Sponge? (Mmm, Rhodophyta maybe) -- 03/01/10
<<Howdy Dan>>
Can't find a picture like this on your site so far, so I attached a photo from my tank.
<<I see this>>
I have 10-12 of these little red dudes attached to live rock, all within 3-4" of the substrate, and none bigger than ¼" in diameter. They look like a semicircular portion of a red mushroom and only started showing up about two months ago. My tank is about 13 months old, and has numerous corals and other inverts. Could they be some sort of sponge?
<<A possibility, or maybe even a tunicate 'but studying the photo, I'm inclined to think this is a Rhodophyta (red algae)'¦with some 6,000 or more species to choose from>>
<<Happy to share'¦ EricR>>

Re: name of algae, new... -- 02/08/10
Thank you for your quick answer. Can you help me again with this one? It was taken Again in N-Sulawesi on a house rif in Lembeh street.
<Ahh! Have spent quite a few vacations at KBR and Lembeh Resort... there are now some 11 resorts being built and up there, as well as some boats that come over from the Bunaken/Manado side>
That same stuff I also found in the Philippines, a year ago, but could not found out what is was.
Thanks again Bob.
Greetz Tineke
<I don't know what this is... looks like some sort of Chlorophyte that is overgrowing a stony coral skeleton to me. Did you happen to touch, move it with your hand that you recall? BobF>

Re: name of algae -- 02/08/10
Hay Bob....indeed it looks like overgrow of coral. I did found also the one from the Philippines which I send you now. There is a very close-up so maybe you can see what it is. But than the first pictures I send you, there was one who looks like a flower (886T-5221)...maybe this algae used base as a kind of stabilization and grow bigger later. I didn't touched it but as I remember it was on the edges not very *stony*
Greetz Tineke
<I'll be... you know, this close up reminds me of... some sort of Ascidian colony; with some filamentous Green algae growing at the apices of the branching. I do wish we had some on hand to section and look at under a 'scope. Am going to ask LynnZ to take a look here as well. BobF>
Re: name of algae -- 02/09/10
Thank you Bob, I wait till you get an answer. When ever I found that again I will take a little piece with me...although it is forbidden (just for sciences :)) unless LynnZ comes with the name.
I look forwards to the answer!
<Me too Tineke>
Greetz from Holland
<And back at you as they say, from S. California. BobF>

Re: Re: name of algae, perhaps a Poriferan -- 2/10/10
Thank you Bob, I wait till you get an answer.
<<Hello Tineke and Bob, Lynn here today.>>
When ever I found that again I will take a little piece with me...although it is forbidden (just for sciences :)) unless LynnZ comes with the name.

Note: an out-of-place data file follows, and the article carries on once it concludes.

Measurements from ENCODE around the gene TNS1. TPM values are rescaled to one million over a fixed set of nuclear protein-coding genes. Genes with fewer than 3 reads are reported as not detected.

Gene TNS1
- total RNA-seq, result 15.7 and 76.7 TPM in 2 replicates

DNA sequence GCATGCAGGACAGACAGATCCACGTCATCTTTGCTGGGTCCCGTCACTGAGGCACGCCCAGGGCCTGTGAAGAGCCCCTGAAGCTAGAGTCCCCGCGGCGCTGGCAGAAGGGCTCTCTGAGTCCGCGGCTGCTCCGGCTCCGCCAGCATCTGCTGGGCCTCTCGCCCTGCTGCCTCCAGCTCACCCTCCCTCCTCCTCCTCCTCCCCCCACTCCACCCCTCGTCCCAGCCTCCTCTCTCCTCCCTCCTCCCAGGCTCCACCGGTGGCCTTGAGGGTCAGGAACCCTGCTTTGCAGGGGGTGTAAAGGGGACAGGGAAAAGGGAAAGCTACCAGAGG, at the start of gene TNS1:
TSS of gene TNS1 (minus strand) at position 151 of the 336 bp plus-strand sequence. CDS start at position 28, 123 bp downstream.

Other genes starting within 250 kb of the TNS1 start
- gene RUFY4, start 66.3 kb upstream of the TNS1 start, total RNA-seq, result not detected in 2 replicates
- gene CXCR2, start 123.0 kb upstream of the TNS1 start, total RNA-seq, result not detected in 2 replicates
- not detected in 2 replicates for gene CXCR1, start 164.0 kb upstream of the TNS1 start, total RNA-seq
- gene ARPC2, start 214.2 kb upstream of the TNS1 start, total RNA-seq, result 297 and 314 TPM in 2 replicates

<<Hmmm, I wish I could say that I have, but all I can offer are more possibilities. One that comes to mind is that what we're seeing isn't something actually overgrowing a coral skeleton, but instead perhaps a branching Demosponge, order Haplosclerida, all by itself. Perhaps the sponge is dead and has a growth of some sort of filamentous algae covering the openings/osculae at the tips? Apparently, these sponges are found around the Philippines. I'd feel a whole lot more confident though, if I could find and see a close-up of one, but I haven't been successful. I know that these sponges are very fibrous but I'm not sure if they're as ropy-looking as what I see in your close-up photo.
If it's not a branching sponge, then I'm guessing it's some sort of Chlorophyte or Phaeophyte overgrowing a coral skeleton. What bothers me about this theory is that the entire winding mass appears almost too smooth and web-like in its covering of the skeleton. If this were an algae, it seems like there would be stem ends extending here and there from the mass, especially considering the fact that it winds around some fairly narrow branches. I don't see any. Everything just seems a little too close and compact.
One last possibility I looked into was an Ascidian/tunicate overgrowing a coral skeleton. Unfortunately, I didn't have much luck finding any suitable candidates. Of the three I mentioned, I'm leaning towards the sponge, especially after having seen the first link below (note the small osculae).
Sponge, order Haplosclerida. See photo under 'Sponge pictures of week 3': http://www.naturalsciences.be/active/expeditions/archive2005/patagonia2/page5
Another sponge in this order, found in Hawaii and the Philippines (note branching variety): http://www2.bishopmuseum.org/HBS/invertguide/species/gelliodes_fibrosa.htm
Ascidian overgrowing coral: http://life.bio.sunysb.edu/marinebio/cr_36.jpg  >
I look forwards to the answer!
<Me too Tineke>
<<Same here, Tineke>>
Greetz from Holland
<And back at you as they say, from S. California. BobF>
<<And the same from Washington state as well. Take care, LynnZ>>
>Well done, as usual, Lynn. BobF<